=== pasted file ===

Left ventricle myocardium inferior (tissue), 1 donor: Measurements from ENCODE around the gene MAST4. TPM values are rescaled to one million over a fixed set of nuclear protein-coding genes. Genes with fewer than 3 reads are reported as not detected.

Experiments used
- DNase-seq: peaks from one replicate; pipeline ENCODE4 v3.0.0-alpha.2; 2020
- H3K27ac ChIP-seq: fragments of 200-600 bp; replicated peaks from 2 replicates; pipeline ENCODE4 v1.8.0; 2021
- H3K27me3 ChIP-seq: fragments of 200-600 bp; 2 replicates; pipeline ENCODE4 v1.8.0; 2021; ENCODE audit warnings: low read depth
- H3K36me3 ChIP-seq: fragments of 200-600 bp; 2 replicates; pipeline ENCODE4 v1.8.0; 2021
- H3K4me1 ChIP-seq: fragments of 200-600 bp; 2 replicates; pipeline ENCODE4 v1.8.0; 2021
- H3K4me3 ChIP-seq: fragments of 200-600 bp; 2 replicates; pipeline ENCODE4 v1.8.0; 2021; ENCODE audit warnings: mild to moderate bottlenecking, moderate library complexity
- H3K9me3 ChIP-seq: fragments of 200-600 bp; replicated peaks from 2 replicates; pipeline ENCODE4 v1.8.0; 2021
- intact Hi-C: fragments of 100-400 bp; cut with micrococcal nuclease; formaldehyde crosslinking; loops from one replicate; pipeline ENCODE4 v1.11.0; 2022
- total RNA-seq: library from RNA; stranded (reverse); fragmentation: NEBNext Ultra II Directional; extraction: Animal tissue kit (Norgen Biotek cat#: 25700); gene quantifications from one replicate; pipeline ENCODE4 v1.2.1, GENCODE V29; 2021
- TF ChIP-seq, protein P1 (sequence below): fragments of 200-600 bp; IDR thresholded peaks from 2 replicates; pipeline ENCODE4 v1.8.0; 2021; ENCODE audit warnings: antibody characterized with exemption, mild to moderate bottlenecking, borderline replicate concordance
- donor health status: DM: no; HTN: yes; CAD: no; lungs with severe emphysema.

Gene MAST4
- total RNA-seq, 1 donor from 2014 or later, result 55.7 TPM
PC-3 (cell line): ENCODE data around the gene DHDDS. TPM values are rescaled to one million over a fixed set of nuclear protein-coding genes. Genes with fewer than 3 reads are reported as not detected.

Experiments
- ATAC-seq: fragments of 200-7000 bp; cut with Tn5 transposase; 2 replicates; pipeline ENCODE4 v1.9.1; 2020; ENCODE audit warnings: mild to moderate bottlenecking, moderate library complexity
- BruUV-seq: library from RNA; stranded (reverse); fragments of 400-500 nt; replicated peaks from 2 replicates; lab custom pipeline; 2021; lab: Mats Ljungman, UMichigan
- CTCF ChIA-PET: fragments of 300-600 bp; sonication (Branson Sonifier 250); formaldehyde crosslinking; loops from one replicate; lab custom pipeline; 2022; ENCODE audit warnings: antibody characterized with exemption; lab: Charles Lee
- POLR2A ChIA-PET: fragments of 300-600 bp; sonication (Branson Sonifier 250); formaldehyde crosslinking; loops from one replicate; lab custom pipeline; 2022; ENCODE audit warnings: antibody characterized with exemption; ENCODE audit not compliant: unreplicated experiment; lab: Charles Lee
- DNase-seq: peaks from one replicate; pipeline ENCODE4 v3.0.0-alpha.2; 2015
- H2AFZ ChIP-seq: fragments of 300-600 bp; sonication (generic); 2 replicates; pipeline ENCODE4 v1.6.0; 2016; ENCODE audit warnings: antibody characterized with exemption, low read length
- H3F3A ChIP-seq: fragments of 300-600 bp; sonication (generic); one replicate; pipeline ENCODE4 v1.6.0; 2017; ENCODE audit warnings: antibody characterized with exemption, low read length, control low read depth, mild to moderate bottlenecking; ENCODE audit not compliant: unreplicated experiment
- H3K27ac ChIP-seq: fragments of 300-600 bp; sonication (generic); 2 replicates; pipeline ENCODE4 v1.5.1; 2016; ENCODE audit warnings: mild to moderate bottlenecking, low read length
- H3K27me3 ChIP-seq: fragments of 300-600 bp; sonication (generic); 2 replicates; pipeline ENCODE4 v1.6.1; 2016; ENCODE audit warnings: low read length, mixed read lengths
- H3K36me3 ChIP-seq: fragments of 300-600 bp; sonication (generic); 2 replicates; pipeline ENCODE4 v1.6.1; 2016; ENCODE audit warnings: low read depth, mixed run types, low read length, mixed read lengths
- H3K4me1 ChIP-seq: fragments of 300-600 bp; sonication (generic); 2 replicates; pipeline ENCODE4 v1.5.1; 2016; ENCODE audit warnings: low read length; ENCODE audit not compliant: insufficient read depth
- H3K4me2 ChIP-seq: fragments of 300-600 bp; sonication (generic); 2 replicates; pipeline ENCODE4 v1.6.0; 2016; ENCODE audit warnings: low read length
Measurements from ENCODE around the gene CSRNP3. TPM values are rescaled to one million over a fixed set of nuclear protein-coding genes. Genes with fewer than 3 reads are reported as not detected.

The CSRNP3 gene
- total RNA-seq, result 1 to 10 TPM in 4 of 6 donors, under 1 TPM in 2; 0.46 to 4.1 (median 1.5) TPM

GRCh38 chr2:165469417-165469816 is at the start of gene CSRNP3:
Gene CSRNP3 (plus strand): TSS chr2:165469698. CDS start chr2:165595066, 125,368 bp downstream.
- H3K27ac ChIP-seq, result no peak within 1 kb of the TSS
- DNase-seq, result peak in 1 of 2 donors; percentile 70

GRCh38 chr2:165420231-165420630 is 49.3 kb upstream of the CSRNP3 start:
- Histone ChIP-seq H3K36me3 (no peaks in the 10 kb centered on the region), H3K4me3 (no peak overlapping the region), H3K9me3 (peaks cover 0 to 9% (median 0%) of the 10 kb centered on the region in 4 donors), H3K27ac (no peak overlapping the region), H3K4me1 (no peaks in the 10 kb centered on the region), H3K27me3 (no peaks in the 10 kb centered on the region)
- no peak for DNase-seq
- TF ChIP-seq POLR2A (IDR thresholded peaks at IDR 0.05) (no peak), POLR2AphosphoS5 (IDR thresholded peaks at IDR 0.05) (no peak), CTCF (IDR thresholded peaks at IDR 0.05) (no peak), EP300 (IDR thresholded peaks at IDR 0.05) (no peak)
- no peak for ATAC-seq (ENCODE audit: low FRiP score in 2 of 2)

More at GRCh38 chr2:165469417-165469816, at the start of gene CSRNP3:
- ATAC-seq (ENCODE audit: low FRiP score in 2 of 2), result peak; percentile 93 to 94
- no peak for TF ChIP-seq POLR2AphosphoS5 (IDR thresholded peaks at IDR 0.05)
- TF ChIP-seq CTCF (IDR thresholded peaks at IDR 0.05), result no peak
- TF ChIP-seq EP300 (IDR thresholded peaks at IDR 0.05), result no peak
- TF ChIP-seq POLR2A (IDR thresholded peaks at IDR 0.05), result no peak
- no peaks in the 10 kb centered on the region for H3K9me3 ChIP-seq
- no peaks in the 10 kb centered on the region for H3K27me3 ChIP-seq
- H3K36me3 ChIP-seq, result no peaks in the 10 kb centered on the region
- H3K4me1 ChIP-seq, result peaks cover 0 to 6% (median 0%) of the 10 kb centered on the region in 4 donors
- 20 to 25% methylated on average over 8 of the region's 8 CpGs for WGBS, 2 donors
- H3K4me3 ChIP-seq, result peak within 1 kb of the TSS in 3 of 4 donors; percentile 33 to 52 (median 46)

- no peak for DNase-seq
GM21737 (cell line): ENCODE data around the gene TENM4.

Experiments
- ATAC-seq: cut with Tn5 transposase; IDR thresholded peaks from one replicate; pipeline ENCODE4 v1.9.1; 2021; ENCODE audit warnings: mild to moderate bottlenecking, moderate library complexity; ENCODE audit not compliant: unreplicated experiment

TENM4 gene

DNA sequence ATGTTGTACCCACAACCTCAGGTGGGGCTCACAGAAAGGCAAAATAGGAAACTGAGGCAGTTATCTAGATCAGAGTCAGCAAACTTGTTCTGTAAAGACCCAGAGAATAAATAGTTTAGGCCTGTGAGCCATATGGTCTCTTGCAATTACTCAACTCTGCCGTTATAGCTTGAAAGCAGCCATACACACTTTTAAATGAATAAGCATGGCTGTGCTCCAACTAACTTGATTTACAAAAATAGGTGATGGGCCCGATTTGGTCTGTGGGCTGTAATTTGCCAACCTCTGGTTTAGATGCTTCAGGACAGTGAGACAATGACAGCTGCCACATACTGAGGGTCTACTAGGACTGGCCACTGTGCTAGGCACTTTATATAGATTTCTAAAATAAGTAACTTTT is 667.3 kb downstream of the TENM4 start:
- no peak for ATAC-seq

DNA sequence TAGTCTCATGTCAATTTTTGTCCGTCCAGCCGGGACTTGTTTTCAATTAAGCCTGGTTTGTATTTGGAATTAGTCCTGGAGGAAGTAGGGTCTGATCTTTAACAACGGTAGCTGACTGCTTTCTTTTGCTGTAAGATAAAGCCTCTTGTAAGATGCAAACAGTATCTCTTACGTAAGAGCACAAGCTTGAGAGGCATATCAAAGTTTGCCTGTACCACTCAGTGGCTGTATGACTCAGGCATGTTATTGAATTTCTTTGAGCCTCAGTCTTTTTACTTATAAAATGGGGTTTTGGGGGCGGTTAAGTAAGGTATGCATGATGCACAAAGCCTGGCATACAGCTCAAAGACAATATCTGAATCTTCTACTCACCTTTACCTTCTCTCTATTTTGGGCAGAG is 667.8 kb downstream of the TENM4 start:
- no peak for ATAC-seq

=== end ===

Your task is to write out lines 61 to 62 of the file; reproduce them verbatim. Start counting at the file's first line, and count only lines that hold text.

DNA sequence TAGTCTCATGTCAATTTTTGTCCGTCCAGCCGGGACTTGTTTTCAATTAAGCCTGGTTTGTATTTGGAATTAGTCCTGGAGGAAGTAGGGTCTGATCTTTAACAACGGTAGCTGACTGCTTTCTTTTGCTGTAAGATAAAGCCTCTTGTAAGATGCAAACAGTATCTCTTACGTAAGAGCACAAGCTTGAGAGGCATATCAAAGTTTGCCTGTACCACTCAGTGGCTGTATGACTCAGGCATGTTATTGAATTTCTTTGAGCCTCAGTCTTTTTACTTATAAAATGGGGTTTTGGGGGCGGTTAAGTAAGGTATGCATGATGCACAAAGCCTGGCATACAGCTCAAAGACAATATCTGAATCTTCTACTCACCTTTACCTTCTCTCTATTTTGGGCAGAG is 667.8 kb downstream of the TENM4 start:
- no peak for ATAC-seq